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Passport Can’t be Seized, Retained by Investigating Agencies Unless Used to Commit Crime: Kerala HC

Justice Bechu Kurian Thomas observed that retention of the passport of an accused by investigating agencies would amount to impounding it, which only the Passport Authority can do.


New Delhi: In a significant ruling, the Kerala High Court recently held that investigating agencies cannot seize or retain passports from accused persons unless these are suspected to have been used to commit a crime.

In a recent ruling in the Davood Vs State of Kerala case, Justice Bechu Kurian Thomas observed that retention of the passport of an accused by investigating agencies would amount to impounding it, reports Bar & Bench.

"The passport of an individual is an important document and is issued under the provisions of the Passports Act, 1967. In the absence of any crime committed or suspected to have been committed with the said document, a passport cannot be seized or retained by the investigating agencies ... The long retention of a passport without even a condition in the bail order will amount to impounding, which is opposed to law," the Court held, as quoted by Bar & Bench.

The court referred to a Supreme Court judgement in the case of Suresh Nanda Vs CBI, wherein it said that thought the police has power to seize a passport (of an accused) under Section 102(1) of the CrPC (Code of Criminal Procedure), the power to impound a passport can only be done by the Passport Authority under Section 10(3) of the Passports Act, 1967.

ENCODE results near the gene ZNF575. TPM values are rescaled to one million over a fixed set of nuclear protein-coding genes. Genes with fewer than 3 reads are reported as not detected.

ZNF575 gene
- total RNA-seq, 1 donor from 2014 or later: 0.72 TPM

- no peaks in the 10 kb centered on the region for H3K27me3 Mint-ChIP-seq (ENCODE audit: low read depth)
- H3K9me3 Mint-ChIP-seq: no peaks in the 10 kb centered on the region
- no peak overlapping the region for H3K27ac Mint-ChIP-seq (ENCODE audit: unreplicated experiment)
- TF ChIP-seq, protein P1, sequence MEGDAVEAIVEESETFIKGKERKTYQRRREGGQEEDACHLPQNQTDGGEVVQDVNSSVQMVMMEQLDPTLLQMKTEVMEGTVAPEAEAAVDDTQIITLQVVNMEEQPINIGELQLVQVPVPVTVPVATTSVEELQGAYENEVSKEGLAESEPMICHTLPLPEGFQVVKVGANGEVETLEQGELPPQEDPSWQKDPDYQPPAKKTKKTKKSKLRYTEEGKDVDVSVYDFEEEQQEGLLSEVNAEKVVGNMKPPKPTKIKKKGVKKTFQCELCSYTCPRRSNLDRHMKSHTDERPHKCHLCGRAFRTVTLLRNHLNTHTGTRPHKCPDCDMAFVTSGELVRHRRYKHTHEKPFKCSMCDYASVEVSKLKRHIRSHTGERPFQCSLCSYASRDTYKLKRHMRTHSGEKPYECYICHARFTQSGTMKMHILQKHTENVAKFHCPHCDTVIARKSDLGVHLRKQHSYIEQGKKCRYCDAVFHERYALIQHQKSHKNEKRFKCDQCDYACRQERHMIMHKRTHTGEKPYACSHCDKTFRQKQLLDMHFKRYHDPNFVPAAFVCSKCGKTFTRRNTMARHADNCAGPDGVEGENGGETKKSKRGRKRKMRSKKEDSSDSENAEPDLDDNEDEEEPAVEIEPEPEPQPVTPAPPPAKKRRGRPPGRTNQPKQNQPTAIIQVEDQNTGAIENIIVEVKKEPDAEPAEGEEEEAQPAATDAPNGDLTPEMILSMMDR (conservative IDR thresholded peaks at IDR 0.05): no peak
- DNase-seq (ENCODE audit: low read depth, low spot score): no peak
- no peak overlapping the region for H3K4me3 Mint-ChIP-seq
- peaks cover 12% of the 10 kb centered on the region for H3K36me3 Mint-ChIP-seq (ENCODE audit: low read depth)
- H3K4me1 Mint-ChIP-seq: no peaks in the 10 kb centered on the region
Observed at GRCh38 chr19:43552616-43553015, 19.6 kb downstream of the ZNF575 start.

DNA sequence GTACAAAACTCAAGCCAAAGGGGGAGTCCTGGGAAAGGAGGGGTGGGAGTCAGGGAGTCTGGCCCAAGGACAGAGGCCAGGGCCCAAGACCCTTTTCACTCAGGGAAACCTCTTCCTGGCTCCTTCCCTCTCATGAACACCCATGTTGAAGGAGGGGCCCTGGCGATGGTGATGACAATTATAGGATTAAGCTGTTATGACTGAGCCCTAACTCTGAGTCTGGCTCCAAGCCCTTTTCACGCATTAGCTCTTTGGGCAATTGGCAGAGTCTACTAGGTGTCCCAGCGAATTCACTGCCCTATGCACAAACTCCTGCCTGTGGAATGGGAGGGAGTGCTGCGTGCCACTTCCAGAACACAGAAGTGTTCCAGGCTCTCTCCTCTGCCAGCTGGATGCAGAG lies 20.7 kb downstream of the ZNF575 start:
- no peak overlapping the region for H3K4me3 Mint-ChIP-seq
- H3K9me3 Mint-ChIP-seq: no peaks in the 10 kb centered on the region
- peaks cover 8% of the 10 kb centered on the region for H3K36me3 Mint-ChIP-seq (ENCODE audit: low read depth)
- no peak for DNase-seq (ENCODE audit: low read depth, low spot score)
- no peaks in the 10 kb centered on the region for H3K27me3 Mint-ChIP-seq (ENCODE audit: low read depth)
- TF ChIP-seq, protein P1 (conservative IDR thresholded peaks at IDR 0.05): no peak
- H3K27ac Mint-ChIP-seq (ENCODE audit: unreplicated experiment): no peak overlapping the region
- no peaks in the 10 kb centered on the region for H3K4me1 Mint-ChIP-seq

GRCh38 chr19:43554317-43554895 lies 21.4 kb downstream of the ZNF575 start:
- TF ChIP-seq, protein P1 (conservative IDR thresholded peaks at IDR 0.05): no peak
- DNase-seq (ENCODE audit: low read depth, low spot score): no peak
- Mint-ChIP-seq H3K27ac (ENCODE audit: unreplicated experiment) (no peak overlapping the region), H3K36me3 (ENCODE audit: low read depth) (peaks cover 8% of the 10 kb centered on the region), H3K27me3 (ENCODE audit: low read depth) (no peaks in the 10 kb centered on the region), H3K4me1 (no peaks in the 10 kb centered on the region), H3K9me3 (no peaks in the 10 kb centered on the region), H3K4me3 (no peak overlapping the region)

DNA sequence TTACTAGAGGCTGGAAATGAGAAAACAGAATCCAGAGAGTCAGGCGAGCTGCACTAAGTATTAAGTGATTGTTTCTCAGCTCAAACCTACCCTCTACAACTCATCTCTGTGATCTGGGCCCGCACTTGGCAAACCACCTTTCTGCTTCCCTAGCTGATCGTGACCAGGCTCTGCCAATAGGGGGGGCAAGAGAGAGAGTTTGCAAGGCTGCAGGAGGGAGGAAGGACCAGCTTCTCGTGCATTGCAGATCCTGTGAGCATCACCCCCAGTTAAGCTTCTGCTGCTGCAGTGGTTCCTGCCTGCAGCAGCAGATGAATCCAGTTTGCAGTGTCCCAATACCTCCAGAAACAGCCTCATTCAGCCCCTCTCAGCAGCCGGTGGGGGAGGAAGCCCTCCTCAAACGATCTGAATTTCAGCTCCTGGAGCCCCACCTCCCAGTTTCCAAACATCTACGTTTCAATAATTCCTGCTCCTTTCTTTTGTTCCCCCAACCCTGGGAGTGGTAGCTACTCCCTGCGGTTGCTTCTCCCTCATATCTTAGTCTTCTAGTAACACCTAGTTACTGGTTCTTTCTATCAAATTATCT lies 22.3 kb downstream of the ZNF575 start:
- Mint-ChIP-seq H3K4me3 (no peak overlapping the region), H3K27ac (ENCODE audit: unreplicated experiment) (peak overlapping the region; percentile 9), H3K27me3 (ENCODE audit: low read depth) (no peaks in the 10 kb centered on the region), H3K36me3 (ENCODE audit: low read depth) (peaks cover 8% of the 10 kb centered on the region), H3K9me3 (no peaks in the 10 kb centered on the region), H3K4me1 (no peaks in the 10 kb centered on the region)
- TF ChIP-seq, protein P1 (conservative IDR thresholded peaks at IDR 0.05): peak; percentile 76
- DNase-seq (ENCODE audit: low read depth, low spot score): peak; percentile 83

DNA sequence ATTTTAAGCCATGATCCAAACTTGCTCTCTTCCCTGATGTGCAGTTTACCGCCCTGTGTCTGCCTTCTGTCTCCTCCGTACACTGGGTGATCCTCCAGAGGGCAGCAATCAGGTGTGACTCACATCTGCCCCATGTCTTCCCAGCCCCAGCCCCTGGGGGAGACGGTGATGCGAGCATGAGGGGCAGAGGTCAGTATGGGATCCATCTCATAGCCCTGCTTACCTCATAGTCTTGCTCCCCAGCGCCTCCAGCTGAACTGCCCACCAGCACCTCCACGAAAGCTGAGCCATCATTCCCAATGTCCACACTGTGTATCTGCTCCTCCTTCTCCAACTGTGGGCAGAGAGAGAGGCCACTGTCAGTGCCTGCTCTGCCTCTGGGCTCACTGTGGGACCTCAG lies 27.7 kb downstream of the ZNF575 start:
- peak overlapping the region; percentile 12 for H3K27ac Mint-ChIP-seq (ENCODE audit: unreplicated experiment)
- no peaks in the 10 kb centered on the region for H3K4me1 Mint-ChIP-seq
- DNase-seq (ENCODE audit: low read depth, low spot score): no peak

In November 2023, the J&K High Court had also come out with a similar ruling in the Madhu Bakshi vs Anti-Corruption Bureau, Kashmir case.

 In that case, too, Justice Sanjay Dhar had referred to the same Supreme Court judgement and observed: If the police seize a passport, which it has power to do under Section 102 of CrPC, the same must be sent to the passport authority clearly stating that the seized passport deserves to be impounded for one of the reasons mentioned in Section 10(3) of the Passports Act, whereafter the passport authority would decide whether or not to impound the passport.”

Regarding seizure of mobile phones, the Kerala High Court observed that in the case of the accused the phone was seized in April 2022, and the forensic analysis should have been done by now (two years).

The ruling comes in the backdrop of several instances where phones devices and even some passports of some journalists of Newsclick who were raided in October 2023, were seized. The 90+ people who were raided were not ‘accused’ and included members of the staff, former employees and freelancers and contributors.


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